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2005: Looking Back To Move Ahead

It is unusual to begin a new job — particularly a job at a news organization — by looking back. However, on my first day as TWICE’s new assistant editor, I was assigned the task of summing up 2005 for this issue. Unlike my colleagues, I have not had extensive experience in tracking the consumer electronics field over a long period of time. So my perspective of last year for this assignment will be one of the casual consumer.

Looking at TWICE’s 2005 back issues I couldn’t believe how many of the topics broached in these pages were subjects that I recall encountering while reading my daily newspaper. The constant presence of consumer electronics products and issues in the mainstream media, I believe, is a testament to how far this industry has come in the past 20 years in its quest to become a part of everyday life.

The industry has been affected significantly by all of the major events that take place. For example, one of the biggest ongoing news topics of 2005 was Hurricane Katrina, a catastrophe, that along with everything else, wreaked havoc on retailers and suppliers in that region.

Indeed, 2005 saw a lot of ups and downs depending on what part of the consumer electronics industry you represent. Among the ‘ups’ were record-breaking attendance numbers at January’s International CES, testament to the sheer growth of an industry taking the world by storm.

Speaking of taking the world by storm, if the constant stream of telltale white headphones dangling from the ears of subway riders and city side-walkers is any indication, it is probably safe to say 2005 could be considered the point on the timeline where our society officially entered the “Age of the iPod” in mass numbers.

Apple’s sales skyrocketed well beyond expectations quarter after quarter last year, largely due to iPod sales. The company appeared to make a concentrated effort to disband its traditional image as an exclusivity-based brand by concentrating on expanding its successful iPod line so its numerous versions might potentially appeal to a wider variety of customers. As a result, 2005 saw the launch of the relatively low-priced iPod Shuffle (suggested retail of $99), as well as the reconfiguration of the portable media player mold with the introduction of the video-capable iPod which featured screens for viewing digital media. Convergence was also the name of the game when the company teamed up with Motorola to launch the first cellular phone with MP3 capabilities.

On the retail end, hundreds of CE dealers in the Gulf States were affected by Hurricanes Katrina and Rita. Many were forced to deal with a variety of problems in the aftermath of the storm including flooding, looting and poor communications. Our managing editor John Laposky reported that a study by TWICE research partner The Stevenson Company found the devastation caused by Hurricane Katrina had the potential to cost CE and majap retailers about $300 million in lost fourth-quarter sales.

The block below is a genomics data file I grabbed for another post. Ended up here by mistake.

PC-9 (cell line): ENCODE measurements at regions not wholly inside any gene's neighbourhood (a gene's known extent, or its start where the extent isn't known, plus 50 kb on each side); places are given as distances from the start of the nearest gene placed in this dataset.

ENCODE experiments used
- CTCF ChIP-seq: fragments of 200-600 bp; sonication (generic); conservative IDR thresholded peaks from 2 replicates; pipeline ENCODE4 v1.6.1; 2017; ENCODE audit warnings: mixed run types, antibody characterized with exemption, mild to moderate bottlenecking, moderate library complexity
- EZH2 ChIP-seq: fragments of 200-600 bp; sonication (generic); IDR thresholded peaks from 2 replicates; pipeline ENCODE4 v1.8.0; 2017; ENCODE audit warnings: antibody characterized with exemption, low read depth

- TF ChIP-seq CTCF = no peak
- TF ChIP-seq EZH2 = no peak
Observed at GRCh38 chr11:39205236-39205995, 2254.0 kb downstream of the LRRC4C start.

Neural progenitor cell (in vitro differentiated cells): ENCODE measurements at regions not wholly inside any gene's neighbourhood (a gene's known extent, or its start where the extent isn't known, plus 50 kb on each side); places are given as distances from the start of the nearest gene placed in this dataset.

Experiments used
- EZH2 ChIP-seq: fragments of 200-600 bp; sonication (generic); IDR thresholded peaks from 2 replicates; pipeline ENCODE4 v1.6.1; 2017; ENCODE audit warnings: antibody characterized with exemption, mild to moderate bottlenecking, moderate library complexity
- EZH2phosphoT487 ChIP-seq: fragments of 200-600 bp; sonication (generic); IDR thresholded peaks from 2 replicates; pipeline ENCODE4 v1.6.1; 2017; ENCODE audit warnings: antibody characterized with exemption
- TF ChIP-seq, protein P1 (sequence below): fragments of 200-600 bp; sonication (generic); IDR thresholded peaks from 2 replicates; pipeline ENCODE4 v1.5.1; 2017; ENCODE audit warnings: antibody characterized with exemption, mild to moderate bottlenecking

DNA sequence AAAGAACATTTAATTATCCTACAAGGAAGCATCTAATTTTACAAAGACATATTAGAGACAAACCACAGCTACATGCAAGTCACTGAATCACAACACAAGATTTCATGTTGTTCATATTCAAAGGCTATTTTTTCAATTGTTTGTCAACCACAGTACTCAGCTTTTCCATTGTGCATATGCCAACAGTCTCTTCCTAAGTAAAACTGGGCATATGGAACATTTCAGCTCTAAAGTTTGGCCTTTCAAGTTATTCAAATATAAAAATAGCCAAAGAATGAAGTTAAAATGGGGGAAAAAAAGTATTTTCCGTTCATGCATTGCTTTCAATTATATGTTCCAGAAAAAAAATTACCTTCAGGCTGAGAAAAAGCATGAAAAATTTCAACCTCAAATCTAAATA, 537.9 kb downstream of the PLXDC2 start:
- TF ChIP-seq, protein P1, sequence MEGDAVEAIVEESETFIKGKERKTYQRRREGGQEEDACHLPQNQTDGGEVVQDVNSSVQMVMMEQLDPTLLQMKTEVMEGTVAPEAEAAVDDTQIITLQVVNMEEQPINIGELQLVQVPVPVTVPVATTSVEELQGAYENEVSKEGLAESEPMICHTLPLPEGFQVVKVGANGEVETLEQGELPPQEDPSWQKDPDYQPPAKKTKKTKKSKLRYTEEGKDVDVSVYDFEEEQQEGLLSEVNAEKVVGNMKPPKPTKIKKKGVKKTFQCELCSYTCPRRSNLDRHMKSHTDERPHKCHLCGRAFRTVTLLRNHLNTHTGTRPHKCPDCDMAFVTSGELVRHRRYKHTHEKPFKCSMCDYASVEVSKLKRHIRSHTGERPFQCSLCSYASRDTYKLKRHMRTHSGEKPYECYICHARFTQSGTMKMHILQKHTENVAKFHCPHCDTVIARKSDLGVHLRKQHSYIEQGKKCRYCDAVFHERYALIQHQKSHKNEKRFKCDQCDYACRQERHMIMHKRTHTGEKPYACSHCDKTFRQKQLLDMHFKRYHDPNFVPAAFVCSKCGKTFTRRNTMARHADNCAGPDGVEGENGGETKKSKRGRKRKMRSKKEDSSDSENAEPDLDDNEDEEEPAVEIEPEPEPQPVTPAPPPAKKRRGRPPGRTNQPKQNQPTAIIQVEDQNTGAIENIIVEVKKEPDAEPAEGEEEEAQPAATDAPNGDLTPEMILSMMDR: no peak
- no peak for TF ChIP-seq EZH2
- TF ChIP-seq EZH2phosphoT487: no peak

In January, Ultimate Electronics filed for Chapter 11 bankruptcy protection in a deal that gave Mark Wattles, founder/CEO of Hollywood Entertainment, control of the chain. In April, the company failed to meet a final deadline to work out a plan to pay back debts and fund a way out of bankruptcy so the chain was forced to put its assets on the auction block after announcing the impending close of at least half of its stores.

Two other household names moved towards a merger in 2005 as well. Starting in the fall, Whirlpool began to show interest in buying its rival majap manufacturer, Maytag, although the deal would not be finalized until early 2006.

On the subject of household names, TWICE did a bit of brand expansion itself in 2005 with a new sister publication: TWICE China. Launched in April, TWICE reported that the Beijing-published Chinese edition was “developed in response to China’s rise as one of the key players in the international consumer electronics industry.”

In Washington, Congress agreed on a 2009 hard cutoff date to bring an end to analog TV broadcasts, despite concerns from organizations like the Consumers Union about lower-income residents who currently rely on free over-the-air broadcast signals.

And the U.S. Supreme Court attempted to settle a debate between the entertainment industries and developers of peer-to-peer (P2P) file-sharing software regarding whether or not P2P developers should be held responsible if users employ the technology to violate federal laws by illegally sharing copyrighted materials.

The arguments in MGM v. Grokster were somewhat reminiscent of the landmark Betamax case of the 1980s. In this latest debacle in the ongoing struggle between developing communication technologies and industries that have traditionally profited by the general lack of means of production (or reproduction, as it were), the courts appear to have ruled in favor of the old guard. More specifically, the courts found that P2P developers could be sued and shut down if they deliberately encourage copyright infringement. However, the question regarding how one might prove such deliberate intentions in court is another battle for another day.